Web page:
person( string first = "John", string last = "Doe", int yrs = 30 )
    {
    fname = first;
    lname = last;
    age = yrs;
    }
    };

    ...

    // Instantiate objects of type person
    person person1("Bob","Smith",20); // Create a person "Bob Smith, age 20"
    person person2; // Default person "John Doe, age 30"[/code][/green]
  • : I think there a more differences than that. Afaik, you cannot instantiate a struct. I could be wrong, though.
    :


    you are incorrect. You can instantiate structs -- its done all the time. They can do everything that a c++ class can do
    [code]
    struct base_struct
    {
    public:
    base_struct() {this->m_x = this->m_y = 0;}
    int getX() {return this->m_x;}
    int getY() {return this->m_y;}
    void setX(int x) {this->m_x = x;}
    void setY(int y) {this->m_y = y;}
    private:
    int m_x;
    int m_y;

    };

    struct inheited_struct : public base_struct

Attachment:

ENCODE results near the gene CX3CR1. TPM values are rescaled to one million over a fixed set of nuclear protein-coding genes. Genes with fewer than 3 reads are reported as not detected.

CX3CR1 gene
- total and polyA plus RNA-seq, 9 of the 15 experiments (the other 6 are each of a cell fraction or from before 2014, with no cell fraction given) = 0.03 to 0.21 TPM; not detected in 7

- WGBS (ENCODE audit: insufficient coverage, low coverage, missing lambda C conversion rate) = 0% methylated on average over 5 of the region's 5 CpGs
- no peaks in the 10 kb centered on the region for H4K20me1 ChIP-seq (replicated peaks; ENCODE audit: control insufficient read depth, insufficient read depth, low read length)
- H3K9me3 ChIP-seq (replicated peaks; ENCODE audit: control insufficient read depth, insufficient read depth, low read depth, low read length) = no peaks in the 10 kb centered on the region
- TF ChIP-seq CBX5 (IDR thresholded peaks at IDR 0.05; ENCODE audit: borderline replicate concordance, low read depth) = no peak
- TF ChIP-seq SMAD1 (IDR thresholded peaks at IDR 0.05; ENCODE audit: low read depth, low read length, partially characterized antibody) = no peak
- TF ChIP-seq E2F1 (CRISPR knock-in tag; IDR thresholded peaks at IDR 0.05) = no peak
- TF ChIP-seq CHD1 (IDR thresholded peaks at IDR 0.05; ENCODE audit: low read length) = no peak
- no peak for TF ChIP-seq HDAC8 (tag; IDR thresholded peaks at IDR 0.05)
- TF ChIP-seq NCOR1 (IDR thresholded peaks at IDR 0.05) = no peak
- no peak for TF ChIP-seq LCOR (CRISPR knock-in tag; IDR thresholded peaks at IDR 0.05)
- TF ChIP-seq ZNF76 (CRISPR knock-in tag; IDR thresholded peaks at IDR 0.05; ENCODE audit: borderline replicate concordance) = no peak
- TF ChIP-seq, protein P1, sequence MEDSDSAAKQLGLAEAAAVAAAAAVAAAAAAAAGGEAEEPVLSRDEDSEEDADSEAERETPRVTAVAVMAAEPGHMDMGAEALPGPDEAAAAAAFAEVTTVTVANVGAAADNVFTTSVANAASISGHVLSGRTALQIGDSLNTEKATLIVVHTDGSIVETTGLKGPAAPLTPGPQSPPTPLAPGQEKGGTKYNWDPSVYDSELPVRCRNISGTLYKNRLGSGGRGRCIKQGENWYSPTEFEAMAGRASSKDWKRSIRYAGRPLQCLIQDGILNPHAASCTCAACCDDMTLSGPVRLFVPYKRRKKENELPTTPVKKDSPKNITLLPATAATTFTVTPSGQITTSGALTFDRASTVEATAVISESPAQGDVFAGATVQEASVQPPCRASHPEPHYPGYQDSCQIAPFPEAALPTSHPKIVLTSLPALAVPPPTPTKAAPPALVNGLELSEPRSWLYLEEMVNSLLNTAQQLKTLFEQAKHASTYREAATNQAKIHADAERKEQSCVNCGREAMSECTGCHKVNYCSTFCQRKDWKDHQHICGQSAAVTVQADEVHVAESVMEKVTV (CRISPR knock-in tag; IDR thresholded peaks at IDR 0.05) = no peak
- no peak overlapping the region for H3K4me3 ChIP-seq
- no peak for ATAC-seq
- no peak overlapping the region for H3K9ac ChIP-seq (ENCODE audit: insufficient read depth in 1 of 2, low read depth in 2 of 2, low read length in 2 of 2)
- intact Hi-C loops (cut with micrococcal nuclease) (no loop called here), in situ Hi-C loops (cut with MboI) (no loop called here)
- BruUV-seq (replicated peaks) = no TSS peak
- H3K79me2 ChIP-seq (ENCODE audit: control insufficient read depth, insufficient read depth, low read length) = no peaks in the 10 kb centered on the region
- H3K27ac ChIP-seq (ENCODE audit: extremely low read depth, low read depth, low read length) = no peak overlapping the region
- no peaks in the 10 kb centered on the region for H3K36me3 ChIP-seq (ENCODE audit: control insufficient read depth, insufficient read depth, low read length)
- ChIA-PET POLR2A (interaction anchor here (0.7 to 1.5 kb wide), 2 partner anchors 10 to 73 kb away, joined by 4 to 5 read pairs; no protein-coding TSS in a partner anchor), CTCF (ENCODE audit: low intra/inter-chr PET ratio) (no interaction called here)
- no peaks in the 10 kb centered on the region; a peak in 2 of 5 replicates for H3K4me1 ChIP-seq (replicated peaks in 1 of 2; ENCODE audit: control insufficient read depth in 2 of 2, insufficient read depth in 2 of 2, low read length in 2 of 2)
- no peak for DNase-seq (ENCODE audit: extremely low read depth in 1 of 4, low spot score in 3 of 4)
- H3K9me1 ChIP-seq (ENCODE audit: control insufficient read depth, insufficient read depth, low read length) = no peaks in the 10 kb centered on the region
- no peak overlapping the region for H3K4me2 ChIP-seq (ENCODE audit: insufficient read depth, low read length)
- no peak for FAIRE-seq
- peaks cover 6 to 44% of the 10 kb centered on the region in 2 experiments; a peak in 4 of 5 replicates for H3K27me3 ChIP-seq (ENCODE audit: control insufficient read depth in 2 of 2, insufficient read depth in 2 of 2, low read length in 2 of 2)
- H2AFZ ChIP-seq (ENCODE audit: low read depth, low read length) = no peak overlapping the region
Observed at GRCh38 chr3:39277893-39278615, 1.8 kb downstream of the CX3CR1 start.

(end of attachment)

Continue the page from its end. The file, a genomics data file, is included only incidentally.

{
    int z;
    };
    [/code]

  • : : : [blue]Sounds like your describing the property of object inheritance that would be handled via the use of classes in C++.[/blue]
    : : I can see how you would come to this conclusion, but what I'm talking about is different. I'm talking about filesystem structure as opposed to class structure. Yes, I would construct the classes as you have suggested, but this is not the structure of the filesystem.
    :
    : [green]Ok, I don't know Java so I was just guessing, maybe someone else could help with that question.[/green]
    :

    I believe the C/C++ equivalent concept to Java package is a lib - ie. several functions/classes bundled together and usable by other programs.